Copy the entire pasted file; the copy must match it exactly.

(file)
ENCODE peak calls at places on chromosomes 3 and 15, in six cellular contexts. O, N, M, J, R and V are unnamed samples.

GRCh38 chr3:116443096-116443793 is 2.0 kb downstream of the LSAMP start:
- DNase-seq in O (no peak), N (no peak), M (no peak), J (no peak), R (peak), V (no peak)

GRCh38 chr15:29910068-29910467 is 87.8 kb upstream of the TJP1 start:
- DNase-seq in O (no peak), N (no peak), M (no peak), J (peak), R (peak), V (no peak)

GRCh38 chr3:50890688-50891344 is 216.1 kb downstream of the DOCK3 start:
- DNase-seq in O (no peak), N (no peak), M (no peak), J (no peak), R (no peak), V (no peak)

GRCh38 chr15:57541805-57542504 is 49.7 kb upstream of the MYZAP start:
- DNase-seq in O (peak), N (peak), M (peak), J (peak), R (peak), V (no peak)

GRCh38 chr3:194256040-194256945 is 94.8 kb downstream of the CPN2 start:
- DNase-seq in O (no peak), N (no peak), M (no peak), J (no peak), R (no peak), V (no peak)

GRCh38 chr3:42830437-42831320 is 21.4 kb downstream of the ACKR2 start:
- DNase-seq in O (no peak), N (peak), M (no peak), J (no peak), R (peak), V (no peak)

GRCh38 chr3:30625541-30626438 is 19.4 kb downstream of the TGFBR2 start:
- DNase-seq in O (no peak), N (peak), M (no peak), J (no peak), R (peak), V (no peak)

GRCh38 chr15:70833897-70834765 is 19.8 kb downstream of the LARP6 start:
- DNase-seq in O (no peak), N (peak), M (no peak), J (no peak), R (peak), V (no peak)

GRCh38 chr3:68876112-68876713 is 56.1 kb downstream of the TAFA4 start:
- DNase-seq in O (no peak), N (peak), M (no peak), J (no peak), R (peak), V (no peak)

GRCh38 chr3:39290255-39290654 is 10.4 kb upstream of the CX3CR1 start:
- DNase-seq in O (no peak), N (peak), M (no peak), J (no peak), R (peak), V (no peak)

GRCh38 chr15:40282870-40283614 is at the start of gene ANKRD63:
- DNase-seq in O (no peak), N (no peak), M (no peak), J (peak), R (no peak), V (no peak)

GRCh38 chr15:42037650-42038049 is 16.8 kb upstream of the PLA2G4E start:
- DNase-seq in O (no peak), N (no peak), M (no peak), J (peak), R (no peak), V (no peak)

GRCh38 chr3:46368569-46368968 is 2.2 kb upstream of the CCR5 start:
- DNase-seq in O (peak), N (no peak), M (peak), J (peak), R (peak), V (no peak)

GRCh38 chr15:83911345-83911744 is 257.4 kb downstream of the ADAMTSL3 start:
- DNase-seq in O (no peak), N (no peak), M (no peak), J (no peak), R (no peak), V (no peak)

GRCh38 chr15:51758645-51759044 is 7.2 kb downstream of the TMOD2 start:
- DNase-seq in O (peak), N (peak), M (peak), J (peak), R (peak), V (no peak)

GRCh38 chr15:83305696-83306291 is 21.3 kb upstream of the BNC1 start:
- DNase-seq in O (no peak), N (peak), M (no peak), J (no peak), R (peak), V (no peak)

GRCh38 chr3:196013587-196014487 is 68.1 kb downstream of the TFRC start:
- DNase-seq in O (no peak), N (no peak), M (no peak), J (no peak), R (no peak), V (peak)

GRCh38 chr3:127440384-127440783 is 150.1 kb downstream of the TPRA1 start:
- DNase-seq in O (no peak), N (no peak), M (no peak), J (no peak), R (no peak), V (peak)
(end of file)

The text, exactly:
ENCODE peak calls at places on chromosomes 3 and 15, in six cellular contexts. O, N, M, J, R and V are unnamed samples.

GRCh38 chr3:116443096-116443793 is 2.0 kb downstream of the LSAMP start:
- DNase-seq in O (no peak), N (no peak), M (no peak), J (no peak), R (peak), V (no peak)

GRCh38 chr15:29910068-29910467 is 87.8 kb upstream of the TJP1 start:
- DNase-seq in O (no peak), N (no peak), M (no peak), J (peak), R (peak), V (no peak)

GRCh38 chr3:50890688-50891344 is 216.1 kb downstream of the DOCK3 start:
- DNase-seq in O (no peak), N (no peak), M (no peak), J (no peak), R (no peak), V (no peak)

GRCh38 chr15:57541805-57542504 is 49.7 kb upstream of the MYZAP start:
- DNase-seq in O (peak), N (peak), M (peak), J (peak), R (peak), V (no peak)

GRCh38 chr3:194256040-194256945 is 94.8 kb downstream of the CPN2 start:
- DNase-seq in O (no peak), N (no peak), M (no peak), J (no peak), R (no peak), V (no peak)

GRCh38 chr3:42830437-42831320 is 21.4 kb downstream of the ACKR2 start:
- DNase-seq in O (no peak), N (peak), M (no peak), J (no peak), R (peak), V (no peak)

GRCh38 chr3:30625541-30626438 is 19.4 kb downstream of the TGFBR2 start:
- DNase-seq in O (no peak), N (peak), M (no peak), J (no peak), R (peak), V (no peak)

GRCh38 chr15:70833897-70834765 is 19.8 kb downstream of the LARP6 start:
- DNase-seq in O (no peak), N (peak), M (no peak), J (no peak), R (peak), V (no peak)

GRCh38 chr3:68876112-68876713 is 56.1 kb downstream of the TAFA4 start:
- DNase-seq in O (no peak), N (peak), M (no peak), J (no peak), R (peak), V (no peak)

GRCh38 chr3:39290255-39290654 is 10.4 kb upstream of the CX3CR1 start:
- DNase-seq in O (no peak), N (peak), M (no peak), J (no peak), R (peak), V (no peak)

GRCh38 chr15:40282870-40283614 is at the start of gene ANKRD63:
- DNase-seq in O (no peak), N (no peak), M (no peak), J (peak), R (no peak), V (no peak)

GRCh38 chr15:42037650-42038049 is 16.8 kb upstream of the PLA2G4E start:
- DNase-seq in O (no peak), N (no peak), M (no peak), J (peak), R (no peak), V (no peak)

GRCh38 chr3:46368569-46368968 is 2.2 kb upstream of the CCR5 start:
- DNase-seq in O (peak), N (no peak), M (peak), J (peak), R (peak), V (no peak)

GRCh38 chr15:83911345-83911744 is 257.4 kb downstream of the ADAMTSL3 start:
- DNase-seq in O (no peak), N (no peak), M (no peak), J (no peak), R (no peak), V (no peak)

GRCh38 chr15:51758645-51759044 is 7.2 kb downstream of the TMOD2 start:
- DNase-seq in O (peak), N (peak), M (peak), J (peak), R (peak), V (no peak)

GRCh38 chr15:83305696-83306291 is 21.3 kb upstream of the BNC1 start:
- DNase-seq in O (no peak), N (peak), M (no peak), J (no peak), R (peak), V (no peak)

GRCh38 chr3:196013587-196014487 is 68.1 kb downstream of the TFRC start:
- DNase-seq in O (no peak), N (no peak), M (no peak), J (no peak), R (no peak), V (peak)

GRCh38 chr3:127440384-127440783 is 150.1 kb downstream of the TPRA1 start:
- DNase-seq in O (no peak), N (no peak), M (no peak), J (no peak), R (no peak), V (peak)